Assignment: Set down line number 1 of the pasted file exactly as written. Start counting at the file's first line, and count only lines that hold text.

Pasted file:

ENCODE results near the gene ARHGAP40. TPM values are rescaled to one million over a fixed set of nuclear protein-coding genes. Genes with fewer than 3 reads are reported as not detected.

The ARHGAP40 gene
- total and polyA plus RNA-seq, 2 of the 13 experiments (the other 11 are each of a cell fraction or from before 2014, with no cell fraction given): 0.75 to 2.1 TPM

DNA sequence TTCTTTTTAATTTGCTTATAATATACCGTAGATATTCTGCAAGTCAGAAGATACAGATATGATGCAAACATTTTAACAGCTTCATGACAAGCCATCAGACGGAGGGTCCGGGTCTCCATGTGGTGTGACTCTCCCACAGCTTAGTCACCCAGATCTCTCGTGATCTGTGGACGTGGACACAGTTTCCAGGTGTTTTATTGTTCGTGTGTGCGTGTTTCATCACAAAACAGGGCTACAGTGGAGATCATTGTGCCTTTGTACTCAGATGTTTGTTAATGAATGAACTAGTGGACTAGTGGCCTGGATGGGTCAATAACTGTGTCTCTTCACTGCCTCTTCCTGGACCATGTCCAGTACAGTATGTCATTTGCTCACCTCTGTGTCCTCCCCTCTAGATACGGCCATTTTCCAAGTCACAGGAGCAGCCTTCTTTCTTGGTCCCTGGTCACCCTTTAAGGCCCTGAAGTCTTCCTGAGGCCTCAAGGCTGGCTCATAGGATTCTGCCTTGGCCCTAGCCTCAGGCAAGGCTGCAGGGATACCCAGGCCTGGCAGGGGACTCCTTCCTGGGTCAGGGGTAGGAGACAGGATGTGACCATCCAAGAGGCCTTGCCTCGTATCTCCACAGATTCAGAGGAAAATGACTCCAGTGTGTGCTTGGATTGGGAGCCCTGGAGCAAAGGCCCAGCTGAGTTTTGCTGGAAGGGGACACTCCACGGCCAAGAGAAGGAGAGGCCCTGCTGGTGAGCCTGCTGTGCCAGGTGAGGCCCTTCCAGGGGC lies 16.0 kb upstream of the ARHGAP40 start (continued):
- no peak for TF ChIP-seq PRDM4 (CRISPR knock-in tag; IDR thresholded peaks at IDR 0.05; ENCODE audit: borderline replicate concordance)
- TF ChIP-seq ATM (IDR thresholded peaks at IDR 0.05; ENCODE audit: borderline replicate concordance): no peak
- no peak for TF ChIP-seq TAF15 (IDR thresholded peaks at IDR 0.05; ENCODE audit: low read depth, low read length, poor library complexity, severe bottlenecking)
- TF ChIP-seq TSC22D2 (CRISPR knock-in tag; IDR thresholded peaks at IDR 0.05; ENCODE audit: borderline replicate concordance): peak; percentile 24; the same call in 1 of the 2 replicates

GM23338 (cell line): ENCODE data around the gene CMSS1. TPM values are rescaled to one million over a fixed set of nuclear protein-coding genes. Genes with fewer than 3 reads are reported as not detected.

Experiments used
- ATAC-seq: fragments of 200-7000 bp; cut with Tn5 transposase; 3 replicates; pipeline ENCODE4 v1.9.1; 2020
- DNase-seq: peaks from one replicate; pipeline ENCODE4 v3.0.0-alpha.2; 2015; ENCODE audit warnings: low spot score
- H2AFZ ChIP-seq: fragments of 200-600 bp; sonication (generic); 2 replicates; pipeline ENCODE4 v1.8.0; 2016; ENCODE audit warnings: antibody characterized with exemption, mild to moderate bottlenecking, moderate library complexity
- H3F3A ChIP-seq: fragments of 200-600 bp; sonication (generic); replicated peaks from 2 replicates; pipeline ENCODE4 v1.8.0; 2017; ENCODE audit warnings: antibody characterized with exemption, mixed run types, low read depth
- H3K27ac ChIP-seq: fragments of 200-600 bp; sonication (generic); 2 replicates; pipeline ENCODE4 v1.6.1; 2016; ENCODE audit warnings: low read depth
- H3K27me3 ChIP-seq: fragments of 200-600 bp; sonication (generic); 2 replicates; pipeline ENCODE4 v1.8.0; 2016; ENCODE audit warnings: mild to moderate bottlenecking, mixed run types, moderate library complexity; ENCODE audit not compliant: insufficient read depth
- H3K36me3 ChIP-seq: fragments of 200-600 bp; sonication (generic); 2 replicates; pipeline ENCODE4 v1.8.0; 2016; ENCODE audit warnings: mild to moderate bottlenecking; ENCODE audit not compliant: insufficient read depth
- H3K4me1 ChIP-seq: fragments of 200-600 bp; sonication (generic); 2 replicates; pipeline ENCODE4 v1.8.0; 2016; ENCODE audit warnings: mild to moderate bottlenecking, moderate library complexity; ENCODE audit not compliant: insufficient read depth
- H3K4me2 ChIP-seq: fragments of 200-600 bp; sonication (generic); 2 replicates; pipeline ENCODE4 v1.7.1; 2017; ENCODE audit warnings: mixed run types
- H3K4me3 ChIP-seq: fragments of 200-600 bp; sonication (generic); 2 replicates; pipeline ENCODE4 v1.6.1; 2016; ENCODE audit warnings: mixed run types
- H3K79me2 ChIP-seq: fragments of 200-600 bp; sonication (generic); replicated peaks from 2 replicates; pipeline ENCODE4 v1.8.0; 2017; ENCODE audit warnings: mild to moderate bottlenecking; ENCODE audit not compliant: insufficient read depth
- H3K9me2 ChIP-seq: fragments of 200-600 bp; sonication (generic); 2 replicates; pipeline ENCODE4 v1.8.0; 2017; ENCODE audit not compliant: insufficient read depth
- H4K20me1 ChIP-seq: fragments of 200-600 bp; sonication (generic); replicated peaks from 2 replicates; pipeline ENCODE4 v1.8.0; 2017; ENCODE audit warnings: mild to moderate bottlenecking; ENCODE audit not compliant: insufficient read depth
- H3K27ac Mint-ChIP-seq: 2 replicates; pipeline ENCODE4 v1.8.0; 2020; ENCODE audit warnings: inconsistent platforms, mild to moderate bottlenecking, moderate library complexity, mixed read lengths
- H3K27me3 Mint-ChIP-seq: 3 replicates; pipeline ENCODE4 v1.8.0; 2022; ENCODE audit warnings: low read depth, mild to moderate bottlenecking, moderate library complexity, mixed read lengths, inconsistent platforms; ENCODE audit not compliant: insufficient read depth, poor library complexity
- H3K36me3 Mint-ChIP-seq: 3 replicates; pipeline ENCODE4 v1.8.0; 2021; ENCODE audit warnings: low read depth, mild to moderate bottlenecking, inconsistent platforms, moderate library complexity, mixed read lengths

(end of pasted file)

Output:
ENCODE results near the gene ARHGAP40. TPM values are rescaled to one million over a fixed set of nuclear protein-coding genes. Genes with fewer than 3 reads are reported as not detected.